Prince Kuni Asaakira
|Prince Kuni Asaakira|
Prince Kuni Asaakira
|Born||February 2, 1901
|Died||December 7, 1959
(aged 58) |
|Allegiance||Empire of Japan|
|Service/branch||Imperial Japanese Navy|
|Years of service||1921-1945|
|Commands held||Cruiser Yakumo
Kisarazu Naval Air Group
Takao Naval Air Group
19th Combined Air Group
20th Combined Air Group
|Battles/wars||World War II|
|Awards||Order of the Golden Kite (4th class)
Grand Cordon of the Supreme Order of the Chrysanthemum
Prince Kuni Asaakira (久邇宮 朝融王 Kuni-no-miya Asaakira-ō?, 2 February 1901 – 7 December 1959), was third head of the Kuni-no-miya, a collateral branch of the Japanese imperial family and vice admiral in the Japanese Imperial Navy during World War II. He was the elder brother of Empress Kojun (Nagako), the consort of Emperor Shōwa (Hirohito), and thus a maternal uncle to the current Emperor Akihito.
Prince Kuni Asaakira was born in Tokyo, the eldest son of Prince Kuni Kuniyoshi and his wife, Chikako, the seventh daughter of Duke Shimazu Tadayoshi, the last daimyō of Satsuma Domain. In 1921, he served for the customary term in the House of Peers. Upon his father's death on 29 January 1929, he succeeded as head of the Kuni-no-miya house.
Prince Kuni graduated from the 49th class of the Imperial Japanese Naval Academy in 1921. He served as a midshipman on the cruiser Izumo and battleship Kirishima. After his commissioning as ensign, he was assigned to the battleship Yamashiro, followed by battleships Ise and Nagato. After his graduation from the Naval Staff College in 1925, he was assigned to the battleship Mutsu, followed by battleship Haruna. He rose to the rank of lieutenant in 1928. In 1931, Prince Kuni became the chief gunnery officer aboard the cruiser Kiso.
In August 1934, he transferred to the cruiser Yakumo in the same capacity. Two years later, he rose to the rank of lieutenant commander in 1936 and was assigned to the Imperial Japanese Navy General Staff Office. He was reassigned to the battleship Nagato in 1937, at the start of the Second Sino-Japanese War. He was promoted to captain in 1938. His first command was that of Yakumo from 9 July 1940. He was subsequently re-assigned to naval aviation, commanding air groups at Kisarazu (1 November 1940) and Takao (20 March 1942) during World War II. Prince Kuni was promoted to rear admiral on 1 November 1942, and was given personnel of the Southwest Area Fleet (5 October 1942) the Japanese occupation of Timor in the Pacific War. He was promoted to the rank of vice admiral on 1 May 1945, and remained on active service with Imperial Japanese Navy Aviation Bureau in the southern front until the end of the war.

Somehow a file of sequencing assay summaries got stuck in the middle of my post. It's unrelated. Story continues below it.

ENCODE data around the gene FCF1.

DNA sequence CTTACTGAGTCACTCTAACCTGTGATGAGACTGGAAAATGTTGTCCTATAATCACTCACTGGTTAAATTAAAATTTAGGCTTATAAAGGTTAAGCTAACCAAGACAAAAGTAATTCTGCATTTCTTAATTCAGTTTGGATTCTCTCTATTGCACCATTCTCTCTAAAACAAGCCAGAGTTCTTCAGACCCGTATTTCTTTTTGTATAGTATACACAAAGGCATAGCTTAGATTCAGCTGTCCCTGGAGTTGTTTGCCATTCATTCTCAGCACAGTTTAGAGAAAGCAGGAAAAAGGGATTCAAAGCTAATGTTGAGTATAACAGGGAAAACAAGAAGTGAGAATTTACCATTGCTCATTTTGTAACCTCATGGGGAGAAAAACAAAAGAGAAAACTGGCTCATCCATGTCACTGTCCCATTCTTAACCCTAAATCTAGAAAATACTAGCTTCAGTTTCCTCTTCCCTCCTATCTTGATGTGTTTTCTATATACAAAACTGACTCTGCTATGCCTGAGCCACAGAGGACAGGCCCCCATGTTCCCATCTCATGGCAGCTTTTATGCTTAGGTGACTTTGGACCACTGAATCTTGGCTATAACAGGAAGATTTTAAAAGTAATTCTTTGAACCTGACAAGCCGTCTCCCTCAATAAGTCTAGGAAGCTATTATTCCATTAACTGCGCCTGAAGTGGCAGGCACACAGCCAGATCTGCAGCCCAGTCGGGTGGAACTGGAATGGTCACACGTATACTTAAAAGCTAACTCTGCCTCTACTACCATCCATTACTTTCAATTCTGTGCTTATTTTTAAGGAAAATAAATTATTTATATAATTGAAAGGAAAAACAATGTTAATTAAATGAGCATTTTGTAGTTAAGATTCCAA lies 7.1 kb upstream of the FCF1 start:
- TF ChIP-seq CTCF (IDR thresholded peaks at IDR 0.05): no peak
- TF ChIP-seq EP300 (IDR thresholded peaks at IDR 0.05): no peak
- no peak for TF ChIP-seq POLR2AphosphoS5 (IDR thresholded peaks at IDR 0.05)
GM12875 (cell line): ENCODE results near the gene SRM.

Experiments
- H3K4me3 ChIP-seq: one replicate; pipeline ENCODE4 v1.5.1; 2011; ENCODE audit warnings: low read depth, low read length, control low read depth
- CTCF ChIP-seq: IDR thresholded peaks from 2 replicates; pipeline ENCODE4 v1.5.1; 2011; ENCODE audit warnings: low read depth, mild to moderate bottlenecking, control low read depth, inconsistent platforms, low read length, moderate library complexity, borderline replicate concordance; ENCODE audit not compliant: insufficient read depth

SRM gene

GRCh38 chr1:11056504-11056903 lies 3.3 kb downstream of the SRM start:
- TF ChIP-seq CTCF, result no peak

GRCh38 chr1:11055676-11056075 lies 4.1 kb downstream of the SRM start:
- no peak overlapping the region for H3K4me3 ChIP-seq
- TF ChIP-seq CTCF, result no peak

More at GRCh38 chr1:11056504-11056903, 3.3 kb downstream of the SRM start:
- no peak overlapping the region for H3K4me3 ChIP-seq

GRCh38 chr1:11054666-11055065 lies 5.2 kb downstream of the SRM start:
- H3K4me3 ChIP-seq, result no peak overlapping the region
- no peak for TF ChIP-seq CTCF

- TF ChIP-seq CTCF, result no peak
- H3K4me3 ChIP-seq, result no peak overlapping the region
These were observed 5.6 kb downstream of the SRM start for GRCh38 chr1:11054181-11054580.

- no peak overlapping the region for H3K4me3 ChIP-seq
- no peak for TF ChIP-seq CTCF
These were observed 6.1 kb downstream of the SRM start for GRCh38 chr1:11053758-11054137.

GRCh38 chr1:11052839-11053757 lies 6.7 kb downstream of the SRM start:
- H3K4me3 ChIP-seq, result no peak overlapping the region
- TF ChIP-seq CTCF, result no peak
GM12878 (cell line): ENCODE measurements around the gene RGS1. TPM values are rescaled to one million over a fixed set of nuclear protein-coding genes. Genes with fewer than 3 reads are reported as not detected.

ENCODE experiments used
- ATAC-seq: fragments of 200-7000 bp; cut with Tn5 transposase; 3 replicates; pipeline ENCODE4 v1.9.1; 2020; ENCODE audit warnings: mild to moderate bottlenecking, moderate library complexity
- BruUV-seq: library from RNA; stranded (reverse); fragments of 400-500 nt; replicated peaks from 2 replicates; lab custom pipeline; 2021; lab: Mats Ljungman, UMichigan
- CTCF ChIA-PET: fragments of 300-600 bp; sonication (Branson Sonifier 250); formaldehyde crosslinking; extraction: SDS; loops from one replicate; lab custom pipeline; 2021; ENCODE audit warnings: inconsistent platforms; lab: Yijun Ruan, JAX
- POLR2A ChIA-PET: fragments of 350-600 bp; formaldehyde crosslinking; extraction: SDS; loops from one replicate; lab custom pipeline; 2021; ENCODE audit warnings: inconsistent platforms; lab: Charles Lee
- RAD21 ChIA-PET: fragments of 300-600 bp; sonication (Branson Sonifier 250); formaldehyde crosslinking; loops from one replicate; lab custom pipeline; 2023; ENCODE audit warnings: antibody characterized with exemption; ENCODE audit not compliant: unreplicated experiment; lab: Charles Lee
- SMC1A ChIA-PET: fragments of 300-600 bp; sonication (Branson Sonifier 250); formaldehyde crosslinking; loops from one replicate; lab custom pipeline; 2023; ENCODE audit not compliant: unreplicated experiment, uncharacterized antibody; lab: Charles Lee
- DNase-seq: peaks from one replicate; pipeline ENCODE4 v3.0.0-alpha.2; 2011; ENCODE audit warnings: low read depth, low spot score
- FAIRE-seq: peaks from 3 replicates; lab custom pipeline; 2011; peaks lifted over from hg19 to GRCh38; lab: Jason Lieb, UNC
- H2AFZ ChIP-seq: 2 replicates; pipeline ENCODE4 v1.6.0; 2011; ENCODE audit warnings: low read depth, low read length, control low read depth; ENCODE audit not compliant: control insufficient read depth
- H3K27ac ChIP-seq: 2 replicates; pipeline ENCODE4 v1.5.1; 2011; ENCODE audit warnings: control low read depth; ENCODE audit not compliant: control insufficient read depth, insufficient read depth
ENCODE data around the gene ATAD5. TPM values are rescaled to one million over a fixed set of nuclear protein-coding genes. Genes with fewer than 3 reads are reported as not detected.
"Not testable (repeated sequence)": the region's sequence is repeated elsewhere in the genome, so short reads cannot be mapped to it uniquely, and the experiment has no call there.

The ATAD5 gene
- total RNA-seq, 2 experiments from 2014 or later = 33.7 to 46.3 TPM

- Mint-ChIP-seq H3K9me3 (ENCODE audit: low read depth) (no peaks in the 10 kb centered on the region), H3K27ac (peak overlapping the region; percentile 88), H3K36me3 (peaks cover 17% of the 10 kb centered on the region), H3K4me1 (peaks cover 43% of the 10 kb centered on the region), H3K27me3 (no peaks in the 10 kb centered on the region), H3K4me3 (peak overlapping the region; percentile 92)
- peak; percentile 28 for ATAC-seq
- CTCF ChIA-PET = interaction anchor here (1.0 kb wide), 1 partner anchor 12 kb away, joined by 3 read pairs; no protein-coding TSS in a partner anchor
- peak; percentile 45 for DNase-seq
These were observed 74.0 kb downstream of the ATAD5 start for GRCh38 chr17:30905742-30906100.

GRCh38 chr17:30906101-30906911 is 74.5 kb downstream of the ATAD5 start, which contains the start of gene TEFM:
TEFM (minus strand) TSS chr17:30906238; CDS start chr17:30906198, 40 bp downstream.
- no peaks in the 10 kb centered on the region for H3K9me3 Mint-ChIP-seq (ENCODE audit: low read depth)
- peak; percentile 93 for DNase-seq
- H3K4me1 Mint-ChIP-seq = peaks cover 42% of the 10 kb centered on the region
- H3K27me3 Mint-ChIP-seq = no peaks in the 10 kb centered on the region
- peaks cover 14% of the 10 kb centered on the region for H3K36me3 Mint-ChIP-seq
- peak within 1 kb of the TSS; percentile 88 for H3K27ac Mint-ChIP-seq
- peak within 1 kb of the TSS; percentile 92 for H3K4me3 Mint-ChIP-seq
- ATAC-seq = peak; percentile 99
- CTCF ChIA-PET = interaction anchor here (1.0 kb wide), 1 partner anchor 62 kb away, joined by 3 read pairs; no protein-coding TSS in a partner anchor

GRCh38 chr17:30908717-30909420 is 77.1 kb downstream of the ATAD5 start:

Marriage and Family
On July 25, 1925, Prince Kuni Asaakira married his cousin, Princess Tomoko (May 18, 1907 – June 30, 1947), the third daughter of Prince Fushimi Hiroyasu. Prince and Princess Kuni Asaakira had eight children: five daughters and three sons:
- Princess Kuni Masako (正子女王?, b. December 8, 1926)
- Princess Kuni Asako (朝子女王?, October 23, 1927 – August 21, 1964)
- Prince Kuni Kuniaki (久邇邦昭?, b. March 25, 1929)
- Princess Kuni Michiko (通子女王?, b. September 14, 1933)
- Princess Kuni Hideko (英子女王?, b. July 21, 1937)
- Prince Kuni Asatake (久邇朝建?, b. May 11, 1940)
- Princess Kuni Noriko (典子女王?, b. September 18, 1941)
- Prince Kuni Asahiro (久邇朝宏?, b. October 7, 1944)
As a commoner
On October 14, 1947, Prince Kuni Asaakira and his children lost their imperial status and became ordinary citizens, as part of the American Occupation's abolition of the collateral branches of the Japanese Imperial family. As a former naval officer, he was also purged from holding any public office. Hoping to capitalize on his close ties to the throne (his sister was the empress), former prince Kuni Asaakira started a luxury perfume line carrying the imperial chrysanthemum logo. However, since few Japanese had money to purchase luxury items during the American Occupation, the Kuni Perfume Company quickly went bankrupt. He later became president of the Japan Shepherd Dog Association, and an avid orchid grower, and held posts in the Association of Shinto Shrines, the religious corporation which succeeded the government in the control of Shinto shrines.
- Foreign Affairs Association of Japan, The Japan Year Book, 1939-40 (Tokyo: Kenkyusha Press, 1939).
- Foreign Affairs Association of Japan, The Japan Year Book, 1945 (Tokyo: Kenkyusha Press, 1946).
- Lebra, Sugiyama Takie. Above the Clouds: Status Culture of the Modern Japanese Nobility. University of California Press (1995). ISBN 0-520-07602-8
- Rekishi Dokuhon Vol. 33, Document of the war No. 48 Overview of Imperial Japanese Navy Admirals, Shin-Jinbutsuoraisha Co., Ltd., Tōkyō, Japan, 1999, ISBN 4-404-02733-8.
- Nishida, Hiroshi. "Imperial Japanese Navy". Retrieved 2007-02-25.
- Nishida, Imperial Japanese Navy
- Lebra, Above the Clouds